Marine Biotechnology

, Volume 5, Issue 6, pp 555–567

Morphological and ITS1, 5.8S, and Partial ITS2 Ribosomal DNA Sequence Distinctions Between Two Species Playtygyra (Cnidaria: Scleractinia) from Hong Kong

Original Articles

DOI: 10.1007/s10126-002-0114-x

Cite this article as:
Lam, K. & Morton, B. Mar. Biotechnol. (2003) 5: 555. doi:10.1007/s10126-002-0114-x
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Abstract

Two sympatric species of Platygyra have been identified from Hong Kong waters: i.e., P. sinensis and P. pini. The former has been further subdivided into 4 morphotypes based on colony growth form as follows: classic, encrusting, hillocky, and long-valley. Taxonomic confusion raised by overlapping morphological variations and frequent sympatric occurrences, however, has posed problems in relation to Platygyra ecology and population dynamics. This study attempted to differentiate Platygyra pini and morphotypes of P. sinensis by both morphological and ITS1, 5.8S, and partial ITS2 ribosomal DNA sequence analysis. Morphological data based on 9 skeletal characters were subjected to multivariate analysis. No clear groupings were obtained using a multidimensional scaling plot. Most parsimony analysis was conducted using either the rDNA data set including ITS1, 5.8S, and partial ITS2 or the ITS1 region only. Maximum parsimony (MP) and neighbor-joining (NJ) trees obtained from both data sets, clustered samples of P. sinensis and P. pini into 2 clades. The interspecific Kimura 2-parameter sequence divergence value (k2) obtained by the former rDNA data set was 14.275 ± 0.507%, which is greater than the intraspecific values (1.239 ± 1.147% for P. sinensis and 0.469 ± 0.364% for P. pini), indicating that this marker of ITS1, 5.8S, and ITS2 contains substantially high levels of inherent diversity and is useful in resolving the problematic taxonomy of Platygyra.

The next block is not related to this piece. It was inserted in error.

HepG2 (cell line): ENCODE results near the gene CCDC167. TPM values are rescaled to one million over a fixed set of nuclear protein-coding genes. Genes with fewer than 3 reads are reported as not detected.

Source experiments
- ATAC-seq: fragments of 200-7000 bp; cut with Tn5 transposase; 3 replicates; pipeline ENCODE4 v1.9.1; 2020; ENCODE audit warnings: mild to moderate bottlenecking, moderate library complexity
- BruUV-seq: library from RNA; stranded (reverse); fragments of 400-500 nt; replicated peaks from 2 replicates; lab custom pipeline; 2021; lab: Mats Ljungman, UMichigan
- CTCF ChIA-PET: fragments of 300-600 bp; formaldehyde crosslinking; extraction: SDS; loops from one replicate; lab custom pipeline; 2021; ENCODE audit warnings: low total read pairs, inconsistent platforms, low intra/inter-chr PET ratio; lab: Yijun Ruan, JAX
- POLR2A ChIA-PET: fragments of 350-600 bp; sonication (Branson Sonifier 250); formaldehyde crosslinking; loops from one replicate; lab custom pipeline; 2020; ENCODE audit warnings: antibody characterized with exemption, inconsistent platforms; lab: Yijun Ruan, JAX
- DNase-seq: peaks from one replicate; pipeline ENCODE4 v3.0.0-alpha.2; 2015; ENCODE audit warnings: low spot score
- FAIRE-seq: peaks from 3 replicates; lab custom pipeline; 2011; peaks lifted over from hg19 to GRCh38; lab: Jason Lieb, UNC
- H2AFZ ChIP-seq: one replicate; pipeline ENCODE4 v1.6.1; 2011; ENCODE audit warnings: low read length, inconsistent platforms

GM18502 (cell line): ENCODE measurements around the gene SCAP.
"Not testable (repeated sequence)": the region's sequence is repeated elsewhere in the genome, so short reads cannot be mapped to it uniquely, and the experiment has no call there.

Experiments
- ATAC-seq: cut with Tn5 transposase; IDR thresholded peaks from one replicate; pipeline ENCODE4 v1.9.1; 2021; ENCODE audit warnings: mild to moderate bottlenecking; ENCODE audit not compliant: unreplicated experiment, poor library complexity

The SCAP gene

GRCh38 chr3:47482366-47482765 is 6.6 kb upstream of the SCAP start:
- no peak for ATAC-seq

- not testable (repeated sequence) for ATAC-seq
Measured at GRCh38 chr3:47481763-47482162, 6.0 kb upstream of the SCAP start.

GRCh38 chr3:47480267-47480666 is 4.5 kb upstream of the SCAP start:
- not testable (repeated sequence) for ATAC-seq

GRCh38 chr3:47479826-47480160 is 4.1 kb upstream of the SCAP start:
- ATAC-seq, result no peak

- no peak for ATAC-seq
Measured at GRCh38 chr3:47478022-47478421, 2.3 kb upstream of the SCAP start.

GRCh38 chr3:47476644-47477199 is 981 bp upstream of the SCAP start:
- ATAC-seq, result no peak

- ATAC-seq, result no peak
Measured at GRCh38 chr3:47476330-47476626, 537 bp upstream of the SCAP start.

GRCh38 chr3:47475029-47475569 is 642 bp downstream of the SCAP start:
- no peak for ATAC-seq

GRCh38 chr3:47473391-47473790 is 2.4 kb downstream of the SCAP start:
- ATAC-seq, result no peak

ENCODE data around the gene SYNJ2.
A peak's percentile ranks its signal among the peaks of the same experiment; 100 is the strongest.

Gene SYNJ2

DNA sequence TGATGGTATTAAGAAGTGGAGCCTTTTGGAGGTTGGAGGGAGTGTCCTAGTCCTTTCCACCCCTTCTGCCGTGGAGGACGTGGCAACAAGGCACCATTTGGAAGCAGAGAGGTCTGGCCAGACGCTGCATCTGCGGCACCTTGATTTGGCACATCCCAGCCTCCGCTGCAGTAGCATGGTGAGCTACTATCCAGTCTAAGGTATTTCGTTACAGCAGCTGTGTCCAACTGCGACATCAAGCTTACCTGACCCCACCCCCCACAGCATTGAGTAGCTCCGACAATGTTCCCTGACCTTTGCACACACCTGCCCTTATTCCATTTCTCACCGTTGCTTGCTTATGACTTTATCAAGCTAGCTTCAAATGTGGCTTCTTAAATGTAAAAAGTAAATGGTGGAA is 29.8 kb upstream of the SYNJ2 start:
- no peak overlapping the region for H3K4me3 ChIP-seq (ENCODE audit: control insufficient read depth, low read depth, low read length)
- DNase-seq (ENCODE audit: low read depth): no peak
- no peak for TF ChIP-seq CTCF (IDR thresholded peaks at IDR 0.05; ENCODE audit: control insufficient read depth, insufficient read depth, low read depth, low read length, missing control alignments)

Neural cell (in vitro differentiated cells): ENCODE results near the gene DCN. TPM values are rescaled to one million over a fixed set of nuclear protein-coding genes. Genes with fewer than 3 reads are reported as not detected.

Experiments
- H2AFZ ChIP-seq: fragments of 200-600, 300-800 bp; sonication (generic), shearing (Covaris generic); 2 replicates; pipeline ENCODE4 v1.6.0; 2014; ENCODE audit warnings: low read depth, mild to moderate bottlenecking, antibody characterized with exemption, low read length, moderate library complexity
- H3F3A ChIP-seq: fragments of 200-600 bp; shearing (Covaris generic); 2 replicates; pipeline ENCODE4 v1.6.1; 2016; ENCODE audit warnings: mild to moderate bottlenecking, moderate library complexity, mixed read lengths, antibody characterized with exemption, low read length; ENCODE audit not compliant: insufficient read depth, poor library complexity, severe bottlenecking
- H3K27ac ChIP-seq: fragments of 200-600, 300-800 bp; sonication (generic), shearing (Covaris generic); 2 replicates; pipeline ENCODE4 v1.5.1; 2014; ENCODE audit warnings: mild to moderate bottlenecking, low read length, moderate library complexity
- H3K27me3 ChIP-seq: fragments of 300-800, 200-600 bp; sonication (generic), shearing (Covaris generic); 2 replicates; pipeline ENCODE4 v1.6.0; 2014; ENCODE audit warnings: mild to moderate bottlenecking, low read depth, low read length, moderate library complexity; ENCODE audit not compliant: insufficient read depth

Keywords

Platygyra morphology sequence analysis taxonomy 

Copyright information

© Springer-Verlag 2003

Authors and Affiliations

  1. 1.The Swire Institute of Marine ScienceThe University of Hong Kong, Cape d’ Aguilar Road, Shek OHong Kong
  2. 2. Hoi Ha Wan Marine Life CentreDepartment of Biology and Chemistry, City University of Hong KongKowloon Tong, Hong Kong
  3. 3. Western Australian MuseumFrancis Street, Perth, Western Australia

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